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Yes, it is another Joint Service Drill Competition that is now in the history books! This year’s competition also included a performance from the Tulane University Mardis Gras Drill Meet champions, the Merchant Marine Academy Drill Team.

I judged each team on the World Drill Association Adjudication System’s Overall Effect caption. The scores I gave each team are in the parenthesis next to the team’s name. The score is out of 100/100.; the “what/”how.”


Merchant Marine Academy (50/45)
The cadets wowed the audience with their ability to have lift two cadets in the air and have them drill! This performance was a fist for the JSDC and also for the MMA. Congratulations to them for this ground-breaking performance with the service drill teams!





Coast Guard (55/54)
The Coasties put on a fine performance departing from their standard performance from previous years. I must say that I really appreciate the new program, it contained some very effective moments and was programmed much better than before. I talked with the Coast Guard judge before the competition and let him know that I understood the issue that the CG Honor Guard has: The Coast Guard is the smallest service, the Honor Guard is the smallest unit of the service honor guards and is the drill team is made up of volunteers who practice when they can. All of the members are trained on every aspect of honor guard ceremonies (pall bearer, firing party, colors) and perform each of the duties constantly. Drill team is not high on the priority list which is very understandable. Still, I really enjoyed this new routine!



Marines (60/71)
These guys had a bad day, or at least some of the guys who were constantly hit by bayonets, had a bad day. Unfortunately, problems were an unfortunate addition to the Silent Drill Platoon’s routine. The Marines have completely mastered their basic manual and can execute these rifle movements in their sleep. This was the standard SDP routine with the crowd favorite rifle inspection.





Navy (70/72)
A good performance. I didn’t notice much if any change from previous years’ routines. However, the Sailor performing the solo did a super job- until his bayonet met his aiguillette. He still kept going not allowing the “wardrobe malfunction” to interfere with the rest of his solo.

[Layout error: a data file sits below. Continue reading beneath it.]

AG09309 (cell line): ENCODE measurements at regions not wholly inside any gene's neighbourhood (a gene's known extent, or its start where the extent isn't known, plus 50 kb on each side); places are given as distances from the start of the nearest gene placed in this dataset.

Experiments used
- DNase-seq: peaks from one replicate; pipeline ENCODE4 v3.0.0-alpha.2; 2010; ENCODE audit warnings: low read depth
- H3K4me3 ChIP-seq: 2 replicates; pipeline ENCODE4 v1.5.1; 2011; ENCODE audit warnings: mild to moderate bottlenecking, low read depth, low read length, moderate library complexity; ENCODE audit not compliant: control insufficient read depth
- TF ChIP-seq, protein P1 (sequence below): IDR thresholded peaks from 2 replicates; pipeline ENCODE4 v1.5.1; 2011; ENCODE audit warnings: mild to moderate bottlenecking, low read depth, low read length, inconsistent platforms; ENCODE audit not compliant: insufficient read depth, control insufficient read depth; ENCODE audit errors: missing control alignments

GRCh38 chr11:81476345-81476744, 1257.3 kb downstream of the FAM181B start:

Air Force (80/80)
Wow. I was so impressed with their newer routine: much better programming and some excellent rifle work from all members of the 12-man team. The AF never had a reason to create a 12-man team/routine until now. The JSDC time limit is 15 mins and the AF’s 15-man routine is about 21 mins. What to do? Start on 9 April with a new routine! Yes, a week of training went into this performance!

The crowd loved the moment during the tetrad (pictured below) when the four Drillers poked the commander with their bayonets trying to make him move- he was rock-solid, of course! The Air Force team was this year’s winner!







Army (82/81)
The defending champions marched an SPC Andres Ryan-written drill. This routine had it all: great transitions, eye-catching movements, four soloists and then SPC Ryan as the featured soloist!










Yes, that’s right, I had the Army winning for the third year in a row! But, it was not by much…

I was so fortunate to meet onlookers who were curious about the competition and about my uniform, students, parents, Soldiers, Sailors, Airmen and my fellow judges from each service. What a day, what a blessing!

See you next year!

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